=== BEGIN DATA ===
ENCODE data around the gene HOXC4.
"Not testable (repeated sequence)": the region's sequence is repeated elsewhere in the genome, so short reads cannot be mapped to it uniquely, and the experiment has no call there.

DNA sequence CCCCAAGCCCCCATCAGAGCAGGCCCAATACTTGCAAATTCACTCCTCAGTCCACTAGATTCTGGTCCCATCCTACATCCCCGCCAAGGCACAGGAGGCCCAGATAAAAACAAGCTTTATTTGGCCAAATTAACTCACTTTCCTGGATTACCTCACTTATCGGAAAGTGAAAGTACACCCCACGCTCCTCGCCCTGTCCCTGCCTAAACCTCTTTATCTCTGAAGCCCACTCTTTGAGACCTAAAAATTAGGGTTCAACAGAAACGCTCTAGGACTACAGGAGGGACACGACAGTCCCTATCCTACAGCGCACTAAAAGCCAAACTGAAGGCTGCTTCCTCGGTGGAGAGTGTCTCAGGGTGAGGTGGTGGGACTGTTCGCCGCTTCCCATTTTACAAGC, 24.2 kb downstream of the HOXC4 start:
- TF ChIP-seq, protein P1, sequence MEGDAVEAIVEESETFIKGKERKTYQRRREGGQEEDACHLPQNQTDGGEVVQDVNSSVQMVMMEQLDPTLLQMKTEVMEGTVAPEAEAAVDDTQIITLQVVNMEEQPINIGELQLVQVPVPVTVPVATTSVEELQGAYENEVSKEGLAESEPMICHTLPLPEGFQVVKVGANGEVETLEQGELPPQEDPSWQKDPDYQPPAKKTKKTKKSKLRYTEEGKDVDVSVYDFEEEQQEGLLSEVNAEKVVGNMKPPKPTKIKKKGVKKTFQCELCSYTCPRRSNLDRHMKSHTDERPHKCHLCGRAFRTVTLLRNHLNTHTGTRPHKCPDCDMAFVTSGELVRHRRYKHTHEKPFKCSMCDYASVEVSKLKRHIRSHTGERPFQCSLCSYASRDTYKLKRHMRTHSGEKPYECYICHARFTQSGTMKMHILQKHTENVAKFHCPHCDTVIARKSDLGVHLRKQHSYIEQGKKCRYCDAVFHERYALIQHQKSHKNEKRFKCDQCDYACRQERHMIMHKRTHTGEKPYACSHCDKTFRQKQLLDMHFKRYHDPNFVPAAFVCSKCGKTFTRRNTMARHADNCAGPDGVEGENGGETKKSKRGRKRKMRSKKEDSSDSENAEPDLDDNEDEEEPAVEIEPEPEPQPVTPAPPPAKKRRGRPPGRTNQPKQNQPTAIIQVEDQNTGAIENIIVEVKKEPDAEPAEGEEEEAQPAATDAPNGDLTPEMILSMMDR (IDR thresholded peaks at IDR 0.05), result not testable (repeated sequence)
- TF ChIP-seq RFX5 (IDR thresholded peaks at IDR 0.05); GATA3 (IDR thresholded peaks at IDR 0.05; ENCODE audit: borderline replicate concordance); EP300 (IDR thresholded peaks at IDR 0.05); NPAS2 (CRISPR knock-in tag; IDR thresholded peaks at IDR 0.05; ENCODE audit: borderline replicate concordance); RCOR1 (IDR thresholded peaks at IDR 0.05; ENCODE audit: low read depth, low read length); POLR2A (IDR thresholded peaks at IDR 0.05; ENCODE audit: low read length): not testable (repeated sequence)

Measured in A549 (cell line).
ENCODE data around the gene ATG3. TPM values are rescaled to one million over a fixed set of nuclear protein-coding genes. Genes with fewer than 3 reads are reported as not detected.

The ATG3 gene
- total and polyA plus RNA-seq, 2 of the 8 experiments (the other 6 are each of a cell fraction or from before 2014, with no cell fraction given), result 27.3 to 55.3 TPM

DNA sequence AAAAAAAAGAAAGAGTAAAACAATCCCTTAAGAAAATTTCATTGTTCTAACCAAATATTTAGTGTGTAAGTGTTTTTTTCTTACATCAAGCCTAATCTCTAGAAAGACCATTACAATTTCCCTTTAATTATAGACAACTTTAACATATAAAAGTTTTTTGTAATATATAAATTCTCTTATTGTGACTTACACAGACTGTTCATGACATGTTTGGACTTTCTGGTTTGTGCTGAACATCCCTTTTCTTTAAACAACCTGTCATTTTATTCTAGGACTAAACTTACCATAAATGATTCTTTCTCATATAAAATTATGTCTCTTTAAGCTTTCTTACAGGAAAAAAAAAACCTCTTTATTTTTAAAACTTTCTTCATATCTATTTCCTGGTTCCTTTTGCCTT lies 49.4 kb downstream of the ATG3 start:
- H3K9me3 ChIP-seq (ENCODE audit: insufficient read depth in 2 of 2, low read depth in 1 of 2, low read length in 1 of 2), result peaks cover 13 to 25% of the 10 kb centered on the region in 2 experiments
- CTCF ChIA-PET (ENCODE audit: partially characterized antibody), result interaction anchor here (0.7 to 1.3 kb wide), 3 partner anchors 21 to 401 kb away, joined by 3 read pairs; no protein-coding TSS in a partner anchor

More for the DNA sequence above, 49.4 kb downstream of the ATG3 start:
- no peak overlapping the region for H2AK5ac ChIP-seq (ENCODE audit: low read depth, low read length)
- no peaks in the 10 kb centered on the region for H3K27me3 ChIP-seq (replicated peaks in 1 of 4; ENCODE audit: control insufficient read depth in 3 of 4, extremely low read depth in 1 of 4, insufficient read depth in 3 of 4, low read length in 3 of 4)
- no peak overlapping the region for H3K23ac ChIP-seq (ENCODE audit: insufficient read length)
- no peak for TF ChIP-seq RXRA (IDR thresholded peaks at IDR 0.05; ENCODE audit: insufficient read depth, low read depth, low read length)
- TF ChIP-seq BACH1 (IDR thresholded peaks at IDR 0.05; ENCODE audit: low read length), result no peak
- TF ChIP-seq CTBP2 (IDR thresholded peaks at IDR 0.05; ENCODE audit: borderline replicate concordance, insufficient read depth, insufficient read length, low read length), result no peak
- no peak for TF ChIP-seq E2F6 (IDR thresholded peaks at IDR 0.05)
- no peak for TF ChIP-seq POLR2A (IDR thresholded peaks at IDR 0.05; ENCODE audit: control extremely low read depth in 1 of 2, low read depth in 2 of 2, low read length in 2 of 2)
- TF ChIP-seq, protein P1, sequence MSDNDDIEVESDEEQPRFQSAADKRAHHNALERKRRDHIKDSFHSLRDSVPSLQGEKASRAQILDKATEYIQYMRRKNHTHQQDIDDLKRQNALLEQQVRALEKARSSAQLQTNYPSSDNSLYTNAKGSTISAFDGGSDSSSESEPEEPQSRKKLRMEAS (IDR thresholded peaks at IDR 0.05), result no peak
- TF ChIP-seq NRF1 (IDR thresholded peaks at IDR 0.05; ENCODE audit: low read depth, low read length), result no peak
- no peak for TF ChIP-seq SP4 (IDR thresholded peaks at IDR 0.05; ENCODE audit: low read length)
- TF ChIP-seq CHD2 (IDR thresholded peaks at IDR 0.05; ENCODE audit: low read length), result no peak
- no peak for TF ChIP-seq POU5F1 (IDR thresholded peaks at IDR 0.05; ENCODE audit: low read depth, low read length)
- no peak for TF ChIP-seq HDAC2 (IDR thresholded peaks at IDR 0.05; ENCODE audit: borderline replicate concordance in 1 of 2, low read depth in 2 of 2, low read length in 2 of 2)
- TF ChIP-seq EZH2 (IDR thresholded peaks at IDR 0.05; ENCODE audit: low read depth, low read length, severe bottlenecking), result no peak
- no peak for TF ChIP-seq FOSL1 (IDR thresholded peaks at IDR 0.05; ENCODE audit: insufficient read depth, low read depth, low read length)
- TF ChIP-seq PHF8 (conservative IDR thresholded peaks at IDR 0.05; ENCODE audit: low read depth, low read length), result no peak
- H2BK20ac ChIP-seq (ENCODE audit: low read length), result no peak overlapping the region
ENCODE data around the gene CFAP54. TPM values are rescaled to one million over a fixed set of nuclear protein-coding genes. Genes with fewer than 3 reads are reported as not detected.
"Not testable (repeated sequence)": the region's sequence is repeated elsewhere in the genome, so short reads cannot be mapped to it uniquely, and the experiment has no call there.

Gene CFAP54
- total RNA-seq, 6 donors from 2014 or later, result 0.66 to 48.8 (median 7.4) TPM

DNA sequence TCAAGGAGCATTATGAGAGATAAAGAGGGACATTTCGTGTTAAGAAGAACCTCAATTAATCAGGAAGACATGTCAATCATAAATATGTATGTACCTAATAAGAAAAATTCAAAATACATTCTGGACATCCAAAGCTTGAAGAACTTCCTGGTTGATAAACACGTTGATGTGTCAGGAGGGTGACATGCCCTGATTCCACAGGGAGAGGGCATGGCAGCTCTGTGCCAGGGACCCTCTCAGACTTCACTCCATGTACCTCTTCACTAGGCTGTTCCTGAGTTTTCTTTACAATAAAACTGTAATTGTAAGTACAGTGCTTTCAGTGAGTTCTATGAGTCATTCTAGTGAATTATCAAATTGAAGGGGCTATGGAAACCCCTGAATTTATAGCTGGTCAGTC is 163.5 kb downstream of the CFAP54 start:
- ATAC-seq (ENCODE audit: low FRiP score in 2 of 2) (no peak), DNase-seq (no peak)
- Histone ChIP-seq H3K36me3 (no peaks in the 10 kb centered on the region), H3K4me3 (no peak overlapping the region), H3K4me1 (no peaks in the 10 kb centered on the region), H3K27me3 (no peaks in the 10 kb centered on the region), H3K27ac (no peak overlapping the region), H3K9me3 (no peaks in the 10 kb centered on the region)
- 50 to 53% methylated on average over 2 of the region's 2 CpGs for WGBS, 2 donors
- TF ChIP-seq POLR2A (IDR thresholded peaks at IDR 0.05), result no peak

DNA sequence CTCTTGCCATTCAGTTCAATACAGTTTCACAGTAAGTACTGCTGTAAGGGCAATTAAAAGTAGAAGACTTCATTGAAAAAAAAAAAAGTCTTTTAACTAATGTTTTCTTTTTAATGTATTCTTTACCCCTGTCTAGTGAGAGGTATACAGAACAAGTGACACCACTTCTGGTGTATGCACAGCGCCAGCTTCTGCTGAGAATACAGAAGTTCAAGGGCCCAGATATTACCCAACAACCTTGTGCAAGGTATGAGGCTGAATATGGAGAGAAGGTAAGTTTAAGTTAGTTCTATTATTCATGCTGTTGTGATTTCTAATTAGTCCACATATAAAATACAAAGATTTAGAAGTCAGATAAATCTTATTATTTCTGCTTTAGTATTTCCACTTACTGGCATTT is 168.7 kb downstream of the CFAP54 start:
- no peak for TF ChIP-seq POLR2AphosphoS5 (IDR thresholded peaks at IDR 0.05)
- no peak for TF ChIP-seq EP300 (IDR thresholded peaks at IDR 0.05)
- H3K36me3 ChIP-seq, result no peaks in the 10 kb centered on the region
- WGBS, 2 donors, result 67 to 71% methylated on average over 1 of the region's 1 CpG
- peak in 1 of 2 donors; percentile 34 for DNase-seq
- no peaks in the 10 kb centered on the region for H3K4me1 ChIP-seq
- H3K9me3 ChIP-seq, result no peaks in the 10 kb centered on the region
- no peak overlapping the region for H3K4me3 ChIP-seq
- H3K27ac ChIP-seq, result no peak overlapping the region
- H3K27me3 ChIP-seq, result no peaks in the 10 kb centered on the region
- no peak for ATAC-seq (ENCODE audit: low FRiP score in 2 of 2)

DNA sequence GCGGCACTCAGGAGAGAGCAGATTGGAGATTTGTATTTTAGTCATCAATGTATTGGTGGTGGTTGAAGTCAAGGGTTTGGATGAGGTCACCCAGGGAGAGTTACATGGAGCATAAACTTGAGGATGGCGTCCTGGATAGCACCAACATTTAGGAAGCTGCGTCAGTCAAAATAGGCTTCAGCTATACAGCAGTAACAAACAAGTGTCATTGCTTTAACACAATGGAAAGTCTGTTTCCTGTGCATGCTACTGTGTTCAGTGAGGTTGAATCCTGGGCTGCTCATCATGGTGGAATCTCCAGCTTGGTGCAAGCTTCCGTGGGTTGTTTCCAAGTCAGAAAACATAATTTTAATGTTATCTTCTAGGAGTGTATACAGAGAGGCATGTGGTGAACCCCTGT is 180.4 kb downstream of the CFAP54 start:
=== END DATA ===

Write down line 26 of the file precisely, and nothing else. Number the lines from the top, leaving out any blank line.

- no peak for TF ChIP-seq POU5F1 (IDR thresholded peaks at IDR 0.05; ENCODE audit: low read depth, low read length)